What does the opposition want: to win or die heroically?
Moskovsky Komsomolets web-site, July 11, 2012. Interview with Grigory Yavlinsky by Yulia Kalinina.

Building a Liberal Europe - the ALDE Project

By Sir Graham Watson

Lies and legitimacy
The founder of the Yabloko Party analyses the political situation. Article by Grigory Yavlinsky on radio Svoboda. April 6, 2011

Algorithms for Opposing Gender Discrimination: the International and the Russian Experience

YABLOKO and ELDR joint conference

Moscow, March 12, 2011

Reform or Revolution

by Vladimir Kara-Murza

Is Modernisation in Russia Possible? Interview with Grigory Yavlinsky and Boris Titov by Yury Pronko, "The Real Time" programme, Radio Finam, May 12, 2010

Grigory Yavlinsky's interview to Vladimir Pozner. The First Channel, programme "Pozner", April 20, 2010 (video and transcript)

Overcoming the Totalitarian Past: Foreign Experience and Russian Problems by Galina Mikhaleva. Research Centre for the East European Studies, Bremen, February 2010.

Grigory Yavlinsky: Vote for the people you know, people you can turn for help. Grigory Yavlinsky’s interview to the Moskovsky Komsomolets newspaper, October 8, 2009

Grigory Yavlinsky: no discords in the tandem. Grigory Yavlinsky’s interview to the Radio Liberty
September 22, 2009

A Credit for Half a Century. Interview with Grigory Yavlinsky by Natalia Bekhtereva, Radio Russia, June 15, 2009

Sergei Mitrokhin's Speech at the meeting with US Preseident Barack Obama. Key Notes, Moscow, July 7, 2009

Mitrokhin proposed a visa-free regime between Russia and EU at the European liberal leaders meeting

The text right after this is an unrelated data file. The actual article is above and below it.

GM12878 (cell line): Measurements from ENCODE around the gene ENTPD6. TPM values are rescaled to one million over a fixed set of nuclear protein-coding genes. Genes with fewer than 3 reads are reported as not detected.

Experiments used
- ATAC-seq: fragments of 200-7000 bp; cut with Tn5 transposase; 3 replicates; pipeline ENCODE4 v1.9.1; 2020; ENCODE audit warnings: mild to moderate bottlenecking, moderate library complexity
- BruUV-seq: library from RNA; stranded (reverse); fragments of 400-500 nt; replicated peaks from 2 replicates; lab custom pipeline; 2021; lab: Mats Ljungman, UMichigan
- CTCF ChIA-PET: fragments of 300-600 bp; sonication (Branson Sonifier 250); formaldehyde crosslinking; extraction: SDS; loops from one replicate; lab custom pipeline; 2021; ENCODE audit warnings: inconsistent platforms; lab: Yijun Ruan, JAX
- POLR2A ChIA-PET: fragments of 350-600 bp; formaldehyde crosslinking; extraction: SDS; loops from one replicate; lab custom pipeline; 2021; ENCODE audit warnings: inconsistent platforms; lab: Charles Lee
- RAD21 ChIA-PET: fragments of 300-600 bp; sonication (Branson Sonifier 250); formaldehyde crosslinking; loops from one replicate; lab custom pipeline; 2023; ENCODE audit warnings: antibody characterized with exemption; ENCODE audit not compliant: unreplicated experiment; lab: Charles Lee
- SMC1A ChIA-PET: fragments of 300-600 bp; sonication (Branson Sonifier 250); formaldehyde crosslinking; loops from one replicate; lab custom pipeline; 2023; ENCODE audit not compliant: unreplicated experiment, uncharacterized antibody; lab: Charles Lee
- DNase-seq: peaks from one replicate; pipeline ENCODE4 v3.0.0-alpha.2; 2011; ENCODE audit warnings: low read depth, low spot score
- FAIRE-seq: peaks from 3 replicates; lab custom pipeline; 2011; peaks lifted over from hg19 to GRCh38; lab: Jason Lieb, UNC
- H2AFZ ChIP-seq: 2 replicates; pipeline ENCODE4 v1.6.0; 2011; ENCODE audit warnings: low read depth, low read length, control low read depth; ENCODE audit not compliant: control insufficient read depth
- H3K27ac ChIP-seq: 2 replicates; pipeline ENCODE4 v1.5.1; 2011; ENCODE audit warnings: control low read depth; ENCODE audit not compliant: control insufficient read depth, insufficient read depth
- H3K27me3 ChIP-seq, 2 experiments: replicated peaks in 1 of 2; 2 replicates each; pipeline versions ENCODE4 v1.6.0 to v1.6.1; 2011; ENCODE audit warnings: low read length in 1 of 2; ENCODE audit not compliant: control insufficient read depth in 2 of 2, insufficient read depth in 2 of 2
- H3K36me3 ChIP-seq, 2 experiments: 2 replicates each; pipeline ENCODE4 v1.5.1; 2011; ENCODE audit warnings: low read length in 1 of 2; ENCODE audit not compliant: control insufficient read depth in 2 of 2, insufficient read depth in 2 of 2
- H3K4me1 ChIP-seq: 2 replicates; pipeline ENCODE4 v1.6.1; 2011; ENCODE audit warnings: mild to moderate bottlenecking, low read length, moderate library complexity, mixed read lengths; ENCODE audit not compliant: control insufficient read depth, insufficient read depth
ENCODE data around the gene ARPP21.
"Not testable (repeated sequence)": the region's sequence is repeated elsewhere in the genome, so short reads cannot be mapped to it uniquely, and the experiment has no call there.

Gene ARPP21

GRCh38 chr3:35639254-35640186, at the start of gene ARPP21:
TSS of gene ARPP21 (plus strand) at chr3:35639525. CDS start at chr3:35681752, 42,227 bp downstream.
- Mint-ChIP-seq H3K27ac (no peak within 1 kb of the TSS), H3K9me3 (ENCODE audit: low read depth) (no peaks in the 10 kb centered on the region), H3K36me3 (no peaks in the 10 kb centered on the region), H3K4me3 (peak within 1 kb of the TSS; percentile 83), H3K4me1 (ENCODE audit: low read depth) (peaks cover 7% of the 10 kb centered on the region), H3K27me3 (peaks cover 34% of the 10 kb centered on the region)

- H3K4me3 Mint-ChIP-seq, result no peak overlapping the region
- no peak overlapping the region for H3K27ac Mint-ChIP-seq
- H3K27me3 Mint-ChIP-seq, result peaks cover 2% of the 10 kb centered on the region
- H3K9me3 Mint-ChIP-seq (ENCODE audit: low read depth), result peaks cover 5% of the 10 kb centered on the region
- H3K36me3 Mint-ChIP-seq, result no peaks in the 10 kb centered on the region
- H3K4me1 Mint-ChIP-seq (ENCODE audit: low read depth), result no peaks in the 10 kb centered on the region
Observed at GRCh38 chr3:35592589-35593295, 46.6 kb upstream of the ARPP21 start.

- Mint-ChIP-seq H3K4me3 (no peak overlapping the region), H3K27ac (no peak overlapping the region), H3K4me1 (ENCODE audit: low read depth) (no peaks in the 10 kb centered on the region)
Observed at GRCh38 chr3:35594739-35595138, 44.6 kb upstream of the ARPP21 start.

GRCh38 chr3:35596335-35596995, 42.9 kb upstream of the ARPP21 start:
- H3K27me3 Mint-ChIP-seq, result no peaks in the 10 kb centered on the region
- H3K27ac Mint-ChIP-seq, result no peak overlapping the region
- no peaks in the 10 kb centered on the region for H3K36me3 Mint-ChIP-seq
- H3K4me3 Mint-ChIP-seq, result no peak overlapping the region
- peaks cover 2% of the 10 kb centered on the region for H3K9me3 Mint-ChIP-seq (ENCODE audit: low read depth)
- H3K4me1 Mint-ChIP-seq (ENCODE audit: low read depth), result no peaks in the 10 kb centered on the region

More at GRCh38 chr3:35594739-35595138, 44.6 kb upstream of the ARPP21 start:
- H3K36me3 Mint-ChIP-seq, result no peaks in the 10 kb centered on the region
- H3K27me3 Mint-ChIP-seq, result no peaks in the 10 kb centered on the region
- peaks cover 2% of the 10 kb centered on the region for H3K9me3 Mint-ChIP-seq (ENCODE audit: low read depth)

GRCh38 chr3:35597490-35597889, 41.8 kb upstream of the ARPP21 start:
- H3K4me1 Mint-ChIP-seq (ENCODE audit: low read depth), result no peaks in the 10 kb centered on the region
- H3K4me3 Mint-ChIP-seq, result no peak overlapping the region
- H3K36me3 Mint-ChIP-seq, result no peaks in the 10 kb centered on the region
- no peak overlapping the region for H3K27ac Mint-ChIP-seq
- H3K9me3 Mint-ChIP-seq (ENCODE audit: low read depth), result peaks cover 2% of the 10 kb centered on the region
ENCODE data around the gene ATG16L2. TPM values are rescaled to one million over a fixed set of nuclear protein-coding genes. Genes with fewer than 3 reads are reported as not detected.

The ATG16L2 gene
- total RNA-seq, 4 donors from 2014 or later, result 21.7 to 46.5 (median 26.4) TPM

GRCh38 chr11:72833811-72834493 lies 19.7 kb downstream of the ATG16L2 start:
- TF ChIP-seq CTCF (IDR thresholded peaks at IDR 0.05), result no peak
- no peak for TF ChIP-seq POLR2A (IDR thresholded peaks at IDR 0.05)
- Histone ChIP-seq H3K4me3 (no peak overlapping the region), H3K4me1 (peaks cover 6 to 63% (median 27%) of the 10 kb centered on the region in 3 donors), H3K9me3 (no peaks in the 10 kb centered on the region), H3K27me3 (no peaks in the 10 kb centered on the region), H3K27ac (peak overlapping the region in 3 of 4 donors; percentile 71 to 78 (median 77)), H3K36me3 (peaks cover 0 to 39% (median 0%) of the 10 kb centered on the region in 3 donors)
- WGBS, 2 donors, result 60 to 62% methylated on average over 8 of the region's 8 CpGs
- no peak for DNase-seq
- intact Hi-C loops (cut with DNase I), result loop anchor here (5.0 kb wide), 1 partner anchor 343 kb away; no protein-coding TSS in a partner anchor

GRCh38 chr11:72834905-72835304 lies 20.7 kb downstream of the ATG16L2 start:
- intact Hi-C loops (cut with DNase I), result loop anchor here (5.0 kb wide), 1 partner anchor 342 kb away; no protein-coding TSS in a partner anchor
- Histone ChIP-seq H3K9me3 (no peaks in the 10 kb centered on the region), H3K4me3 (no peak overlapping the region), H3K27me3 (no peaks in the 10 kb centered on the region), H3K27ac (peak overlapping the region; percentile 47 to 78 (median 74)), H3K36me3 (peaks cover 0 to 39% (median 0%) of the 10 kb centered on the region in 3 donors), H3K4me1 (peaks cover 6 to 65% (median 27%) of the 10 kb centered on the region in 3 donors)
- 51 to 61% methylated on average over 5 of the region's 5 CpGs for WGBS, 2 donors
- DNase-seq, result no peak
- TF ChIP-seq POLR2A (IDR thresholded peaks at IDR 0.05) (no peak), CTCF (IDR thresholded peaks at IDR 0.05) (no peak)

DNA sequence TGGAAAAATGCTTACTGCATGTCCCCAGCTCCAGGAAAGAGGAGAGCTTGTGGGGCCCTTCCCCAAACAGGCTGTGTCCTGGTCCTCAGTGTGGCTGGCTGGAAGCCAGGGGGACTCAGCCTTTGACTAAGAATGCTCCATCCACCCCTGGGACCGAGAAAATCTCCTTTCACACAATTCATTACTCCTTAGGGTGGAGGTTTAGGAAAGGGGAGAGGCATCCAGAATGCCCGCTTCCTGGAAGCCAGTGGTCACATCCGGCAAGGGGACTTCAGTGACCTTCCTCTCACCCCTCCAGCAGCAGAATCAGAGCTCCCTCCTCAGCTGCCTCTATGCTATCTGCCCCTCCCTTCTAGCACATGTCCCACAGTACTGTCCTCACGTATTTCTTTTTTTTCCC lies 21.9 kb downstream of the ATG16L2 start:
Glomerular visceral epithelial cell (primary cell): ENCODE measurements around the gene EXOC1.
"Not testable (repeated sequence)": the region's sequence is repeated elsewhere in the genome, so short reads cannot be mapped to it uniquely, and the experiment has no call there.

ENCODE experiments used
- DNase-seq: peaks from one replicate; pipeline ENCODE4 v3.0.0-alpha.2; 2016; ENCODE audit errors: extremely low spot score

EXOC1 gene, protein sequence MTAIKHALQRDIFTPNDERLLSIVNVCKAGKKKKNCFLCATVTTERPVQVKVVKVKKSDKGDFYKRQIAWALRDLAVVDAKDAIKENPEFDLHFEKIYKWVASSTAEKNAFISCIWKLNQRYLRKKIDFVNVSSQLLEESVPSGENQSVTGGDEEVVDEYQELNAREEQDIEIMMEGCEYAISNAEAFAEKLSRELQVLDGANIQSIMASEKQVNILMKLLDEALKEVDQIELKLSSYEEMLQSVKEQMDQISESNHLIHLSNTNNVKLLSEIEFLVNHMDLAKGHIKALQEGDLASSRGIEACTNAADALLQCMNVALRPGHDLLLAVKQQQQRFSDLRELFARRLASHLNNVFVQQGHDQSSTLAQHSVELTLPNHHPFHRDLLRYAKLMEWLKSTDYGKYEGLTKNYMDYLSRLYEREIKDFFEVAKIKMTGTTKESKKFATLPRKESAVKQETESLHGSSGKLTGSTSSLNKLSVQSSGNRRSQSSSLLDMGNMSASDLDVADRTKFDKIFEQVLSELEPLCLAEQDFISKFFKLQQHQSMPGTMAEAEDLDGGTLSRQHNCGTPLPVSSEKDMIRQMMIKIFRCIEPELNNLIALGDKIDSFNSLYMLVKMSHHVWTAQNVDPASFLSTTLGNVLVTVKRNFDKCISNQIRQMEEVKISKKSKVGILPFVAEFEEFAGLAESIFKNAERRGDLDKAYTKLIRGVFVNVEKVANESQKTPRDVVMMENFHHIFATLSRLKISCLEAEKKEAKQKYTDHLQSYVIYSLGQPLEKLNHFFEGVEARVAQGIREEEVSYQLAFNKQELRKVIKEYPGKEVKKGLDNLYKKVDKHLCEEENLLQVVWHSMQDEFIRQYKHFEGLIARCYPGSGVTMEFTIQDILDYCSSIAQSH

June 18, 2009

by Grigory Yavlinsky

European Union chooses Grigory Yavlinsky!
Your vote counts!

Reforms that corrupted Russia
By Grigory Yavlinsky, Financial Times (UK), September 3, 2003

Grigory Yavlinsky: "It is impossible to create a real opposition in Russia today."
Moskovsky Komsomolets, September 2, 2003

Alexei Arbatov: What Should We Do About Chechnya?
Interview with Alexei Arbatov by Mikhail Falaleev
Komsomolskaya Pravda, November 9, 2002

Grigory Yavlinsky: Our State Does Not Need People
Novaya Gazeta,
No. 54, July 29, 2002

Grigory Yavlinsky: The Door to Europe is in Washington
Obschaya Gazeta, May 16, 2002

Grigory Yavlinsky's speech.
March 11, 2002

Grigory Yavlinsky's Lecture at the Nobel Institute
Oslo, May 30, 2000



Yabloko: Liberals in Russia

By Alexander Shishlov, July 6, 2009

Position on Some Important Strategic Issues of Russian-American Relations

Moscow, July 7, 2009

The Embrace of Stalinism

By Arseny Roginsky, 16 December 2008

Nuclear Umbrellas and the Need for Understanding: IC Interview With Ambassador Lukin
September 25, 1997

Would the West’s Billions Pay Off?
Los Angeles Times
By Grigory Yavlinsky and Graham Allison
June 3, 1991

The Fear of The Endless War

In October 2022 Yabloko party’s leader Grigory Yavlinsky answered the questions of BBC News about the perspectives of Russia’s special military operation against Ukraine, the West’s role in the current situation and the threat of nuclear weapon use.